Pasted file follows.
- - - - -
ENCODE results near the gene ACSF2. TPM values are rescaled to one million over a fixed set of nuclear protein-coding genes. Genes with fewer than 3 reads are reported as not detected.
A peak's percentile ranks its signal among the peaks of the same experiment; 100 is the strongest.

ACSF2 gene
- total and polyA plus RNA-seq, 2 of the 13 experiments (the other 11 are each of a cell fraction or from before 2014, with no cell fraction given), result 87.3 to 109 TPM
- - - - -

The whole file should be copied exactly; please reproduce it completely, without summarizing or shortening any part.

ENCODE results near the gene ACSF2. TPM values are rescaled to one million over a fixed set of nuclear protein-coding genes. Genes with fewer than 3 reads are reported as not detected.
A peak's percentile ranks its signal among the peaks of the same experiment; 100 is the strongest.

ACSF2 gene
- total and polyA plus RNA-seq, 2 of the 13 experiments (the other 11 are each of a cell fraction or from before 2014, with no cell fraction given), result 87.3 to 109 TPM